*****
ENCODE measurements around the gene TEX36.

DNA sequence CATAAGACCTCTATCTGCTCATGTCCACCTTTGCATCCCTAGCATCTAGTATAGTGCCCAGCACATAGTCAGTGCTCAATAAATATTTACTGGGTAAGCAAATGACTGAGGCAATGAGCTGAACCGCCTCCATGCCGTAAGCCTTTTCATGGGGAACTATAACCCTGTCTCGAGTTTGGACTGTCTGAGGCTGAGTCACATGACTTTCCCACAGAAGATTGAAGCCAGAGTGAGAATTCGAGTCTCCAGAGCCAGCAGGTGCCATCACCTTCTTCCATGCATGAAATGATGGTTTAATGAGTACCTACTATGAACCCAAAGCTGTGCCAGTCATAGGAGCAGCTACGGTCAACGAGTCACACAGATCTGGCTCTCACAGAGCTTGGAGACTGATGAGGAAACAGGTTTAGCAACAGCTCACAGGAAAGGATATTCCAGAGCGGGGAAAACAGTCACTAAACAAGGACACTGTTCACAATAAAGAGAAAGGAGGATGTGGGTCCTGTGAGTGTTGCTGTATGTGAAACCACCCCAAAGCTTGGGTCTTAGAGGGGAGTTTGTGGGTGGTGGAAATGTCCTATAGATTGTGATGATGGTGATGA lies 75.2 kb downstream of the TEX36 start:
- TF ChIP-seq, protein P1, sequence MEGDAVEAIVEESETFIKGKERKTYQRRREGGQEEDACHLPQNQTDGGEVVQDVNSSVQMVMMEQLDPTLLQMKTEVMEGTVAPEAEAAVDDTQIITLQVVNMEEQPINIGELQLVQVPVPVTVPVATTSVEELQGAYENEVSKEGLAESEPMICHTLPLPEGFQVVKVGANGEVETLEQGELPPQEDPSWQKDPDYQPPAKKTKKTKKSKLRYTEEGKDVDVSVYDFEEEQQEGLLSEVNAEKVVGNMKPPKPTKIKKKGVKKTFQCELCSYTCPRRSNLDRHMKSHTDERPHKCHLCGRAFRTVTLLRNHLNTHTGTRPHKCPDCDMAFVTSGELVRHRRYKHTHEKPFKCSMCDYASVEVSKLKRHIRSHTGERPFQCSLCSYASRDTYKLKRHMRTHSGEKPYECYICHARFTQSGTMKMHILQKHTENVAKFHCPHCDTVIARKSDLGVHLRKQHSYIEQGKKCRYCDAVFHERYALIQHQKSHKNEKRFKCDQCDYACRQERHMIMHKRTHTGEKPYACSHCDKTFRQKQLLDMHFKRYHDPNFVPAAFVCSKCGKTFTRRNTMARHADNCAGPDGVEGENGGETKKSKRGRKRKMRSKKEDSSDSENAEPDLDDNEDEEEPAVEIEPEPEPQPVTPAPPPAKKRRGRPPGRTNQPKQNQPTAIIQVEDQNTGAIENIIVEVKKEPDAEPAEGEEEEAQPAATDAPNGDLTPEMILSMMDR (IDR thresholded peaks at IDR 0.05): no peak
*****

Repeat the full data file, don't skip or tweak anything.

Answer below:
ENCODE measurements around the gene TEX36.

DNA sequence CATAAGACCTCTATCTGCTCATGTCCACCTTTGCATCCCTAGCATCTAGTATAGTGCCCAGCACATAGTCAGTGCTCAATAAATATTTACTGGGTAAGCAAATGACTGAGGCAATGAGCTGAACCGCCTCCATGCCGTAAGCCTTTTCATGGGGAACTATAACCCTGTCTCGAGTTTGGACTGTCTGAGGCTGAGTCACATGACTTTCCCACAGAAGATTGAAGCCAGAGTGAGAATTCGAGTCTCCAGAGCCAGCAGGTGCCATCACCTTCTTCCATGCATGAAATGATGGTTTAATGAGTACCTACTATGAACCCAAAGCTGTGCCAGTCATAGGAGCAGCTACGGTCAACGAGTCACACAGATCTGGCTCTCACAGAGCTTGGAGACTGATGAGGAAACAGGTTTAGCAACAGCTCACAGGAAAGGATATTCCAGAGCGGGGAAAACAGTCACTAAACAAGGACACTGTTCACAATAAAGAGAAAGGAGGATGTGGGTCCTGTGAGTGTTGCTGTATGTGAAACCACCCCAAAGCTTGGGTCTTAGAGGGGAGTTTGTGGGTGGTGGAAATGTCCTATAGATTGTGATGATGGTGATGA lies 75.2 kb downstream of the TEX36 start:
- TF ChIP-seq, protein P1, sequence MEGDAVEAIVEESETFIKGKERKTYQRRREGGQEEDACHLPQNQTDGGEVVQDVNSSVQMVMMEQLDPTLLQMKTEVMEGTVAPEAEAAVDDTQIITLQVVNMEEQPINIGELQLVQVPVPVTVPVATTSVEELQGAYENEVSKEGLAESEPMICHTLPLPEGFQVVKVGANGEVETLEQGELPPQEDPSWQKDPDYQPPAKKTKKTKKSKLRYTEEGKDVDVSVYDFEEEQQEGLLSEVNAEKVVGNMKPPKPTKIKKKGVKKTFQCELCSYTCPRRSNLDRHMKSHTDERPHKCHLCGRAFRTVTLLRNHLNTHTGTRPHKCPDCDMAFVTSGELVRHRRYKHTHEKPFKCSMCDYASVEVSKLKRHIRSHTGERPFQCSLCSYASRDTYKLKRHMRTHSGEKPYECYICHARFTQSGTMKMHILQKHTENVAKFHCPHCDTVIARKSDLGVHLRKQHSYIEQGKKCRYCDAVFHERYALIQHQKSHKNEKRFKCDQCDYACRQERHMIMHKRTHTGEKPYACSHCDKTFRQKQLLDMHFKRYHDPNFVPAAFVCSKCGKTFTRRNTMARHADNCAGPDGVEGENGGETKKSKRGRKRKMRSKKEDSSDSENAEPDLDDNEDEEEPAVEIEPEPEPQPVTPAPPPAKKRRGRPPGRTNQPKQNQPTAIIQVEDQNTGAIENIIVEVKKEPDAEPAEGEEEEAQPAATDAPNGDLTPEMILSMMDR (IDR thresholded peaks at IDR 0.05): no peak